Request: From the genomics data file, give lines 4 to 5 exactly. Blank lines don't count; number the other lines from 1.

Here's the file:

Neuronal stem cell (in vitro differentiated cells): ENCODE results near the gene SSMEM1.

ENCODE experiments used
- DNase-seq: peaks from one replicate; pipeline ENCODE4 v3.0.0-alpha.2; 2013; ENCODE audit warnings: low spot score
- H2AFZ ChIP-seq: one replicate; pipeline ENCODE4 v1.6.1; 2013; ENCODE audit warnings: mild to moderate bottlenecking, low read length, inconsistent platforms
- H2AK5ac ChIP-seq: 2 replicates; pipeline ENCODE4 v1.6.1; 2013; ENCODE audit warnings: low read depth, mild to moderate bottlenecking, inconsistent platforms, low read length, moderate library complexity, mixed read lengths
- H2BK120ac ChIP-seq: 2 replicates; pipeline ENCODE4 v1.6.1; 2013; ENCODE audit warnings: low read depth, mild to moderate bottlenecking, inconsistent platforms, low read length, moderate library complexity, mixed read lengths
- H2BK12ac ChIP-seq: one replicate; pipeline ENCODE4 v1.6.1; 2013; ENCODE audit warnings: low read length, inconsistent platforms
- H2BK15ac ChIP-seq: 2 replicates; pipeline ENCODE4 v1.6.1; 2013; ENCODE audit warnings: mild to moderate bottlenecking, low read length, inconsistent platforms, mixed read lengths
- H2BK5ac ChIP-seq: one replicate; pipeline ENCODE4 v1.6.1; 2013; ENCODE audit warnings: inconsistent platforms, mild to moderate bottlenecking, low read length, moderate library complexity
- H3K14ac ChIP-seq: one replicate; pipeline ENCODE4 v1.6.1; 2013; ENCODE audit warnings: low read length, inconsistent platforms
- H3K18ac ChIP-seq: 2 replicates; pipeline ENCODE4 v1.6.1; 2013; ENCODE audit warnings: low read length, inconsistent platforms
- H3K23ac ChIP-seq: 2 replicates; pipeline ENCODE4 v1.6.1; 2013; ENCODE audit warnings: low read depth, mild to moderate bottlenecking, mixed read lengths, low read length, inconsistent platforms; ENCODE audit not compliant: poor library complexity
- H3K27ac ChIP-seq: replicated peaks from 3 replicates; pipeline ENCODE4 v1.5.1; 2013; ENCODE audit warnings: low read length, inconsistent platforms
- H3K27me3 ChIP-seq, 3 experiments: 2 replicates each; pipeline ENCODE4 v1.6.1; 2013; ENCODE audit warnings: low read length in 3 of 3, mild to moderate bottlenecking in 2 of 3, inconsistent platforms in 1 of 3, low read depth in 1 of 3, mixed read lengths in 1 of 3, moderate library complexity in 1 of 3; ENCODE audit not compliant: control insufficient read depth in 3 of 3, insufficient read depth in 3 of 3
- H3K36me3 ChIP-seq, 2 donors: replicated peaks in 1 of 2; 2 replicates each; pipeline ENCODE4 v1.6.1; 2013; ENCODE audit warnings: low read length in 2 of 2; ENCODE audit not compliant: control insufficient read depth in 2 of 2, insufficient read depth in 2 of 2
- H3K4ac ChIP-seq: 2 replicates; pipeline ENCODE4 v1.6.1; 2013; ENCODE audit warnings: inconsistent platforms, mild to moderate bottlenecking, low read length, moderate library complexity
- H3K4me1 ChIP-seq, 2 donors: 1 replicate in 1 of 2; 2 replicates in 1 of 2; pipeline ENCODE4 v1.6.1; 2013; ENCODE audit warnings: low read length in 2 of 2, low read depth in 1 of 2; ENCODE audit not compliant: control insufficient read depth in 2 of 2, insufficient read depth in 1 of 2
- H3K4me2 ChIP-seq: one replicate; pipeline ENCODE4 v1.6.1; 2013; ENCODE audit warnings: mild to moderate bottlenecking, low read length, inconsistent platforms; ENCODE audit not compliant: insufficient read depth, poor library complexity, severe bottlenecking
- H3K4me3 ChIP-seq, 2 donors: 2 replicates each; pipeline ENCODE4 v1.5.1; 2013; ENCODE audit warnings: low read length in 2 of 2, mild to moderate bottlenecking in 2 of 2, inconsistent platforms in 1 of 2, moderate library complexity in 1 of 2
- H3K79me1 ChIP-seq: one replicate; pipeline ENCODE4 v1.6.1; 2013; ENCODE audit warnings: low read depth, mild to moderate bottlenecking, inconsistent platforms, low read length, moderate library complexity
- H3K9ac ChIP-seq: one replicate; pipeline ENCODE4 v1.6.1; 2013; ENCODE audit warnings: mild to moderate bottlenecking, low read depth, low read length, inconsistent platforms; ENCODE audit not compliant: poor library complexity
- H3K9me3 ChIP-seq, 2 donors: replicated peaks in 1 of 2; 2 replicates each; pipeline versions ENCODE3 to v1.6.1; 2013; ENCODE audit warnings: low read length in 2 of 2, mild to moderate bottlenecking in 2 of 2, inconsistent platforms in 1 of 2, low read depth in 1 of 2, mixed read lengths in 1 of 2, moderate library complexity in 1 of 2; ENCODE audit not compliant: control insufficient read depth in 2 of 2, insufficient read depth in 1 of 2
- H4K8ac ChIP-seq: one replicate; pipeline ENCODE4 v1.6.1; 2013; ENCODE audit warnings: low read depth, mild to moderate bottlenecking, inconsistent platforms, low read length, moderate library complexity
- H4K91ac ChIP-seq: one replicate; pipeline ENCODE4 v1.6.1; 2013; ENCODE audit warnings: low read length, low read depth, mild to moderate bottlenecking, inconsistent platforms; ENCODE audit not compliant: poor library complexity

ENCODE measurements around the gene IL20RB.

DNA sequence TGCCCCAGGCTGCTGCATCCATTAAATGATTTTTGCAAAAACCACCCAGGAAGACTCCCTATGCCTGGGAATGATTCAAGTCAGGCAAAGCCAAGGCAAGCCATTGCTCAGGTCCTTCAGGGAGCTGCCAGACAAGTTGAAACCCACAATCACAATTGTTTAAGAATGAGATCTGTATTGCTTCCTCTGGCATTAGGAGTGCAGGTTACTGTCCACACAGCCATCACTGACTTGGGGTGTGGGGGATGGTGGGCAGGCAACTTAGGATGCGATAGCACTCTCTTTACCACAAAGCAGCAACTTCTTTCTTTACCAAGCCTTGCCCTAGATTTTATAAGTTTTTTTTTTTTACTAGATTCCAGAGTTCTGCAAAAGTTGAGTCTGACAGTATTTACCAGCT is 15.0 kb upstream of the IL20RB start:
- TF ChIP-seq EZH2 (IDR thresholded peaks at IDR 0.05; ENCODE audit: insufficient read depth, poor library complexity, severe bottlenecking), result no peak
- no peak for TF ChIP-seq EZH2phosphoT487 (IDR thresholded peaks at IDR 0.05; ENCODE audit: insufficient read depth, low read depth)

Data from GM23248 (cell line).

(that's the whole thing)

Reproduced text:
- H2AFZ ChIP-seq: one replicate; pipeline ENCODE4 v1.6.1; 2013; ENCODE audit warnings: mild to moderate bottlenecking, low read length, inconsistent platforms
- H2AK5ac ChIP-seq: 2 replicates; pipeline ENCODE4 v1.6.1; 2013; ENCODE audit warnings: low read depth, mild to moderate bottlenecking, inconsistent platforms, low read length, moderate library complexity, mixed read lengths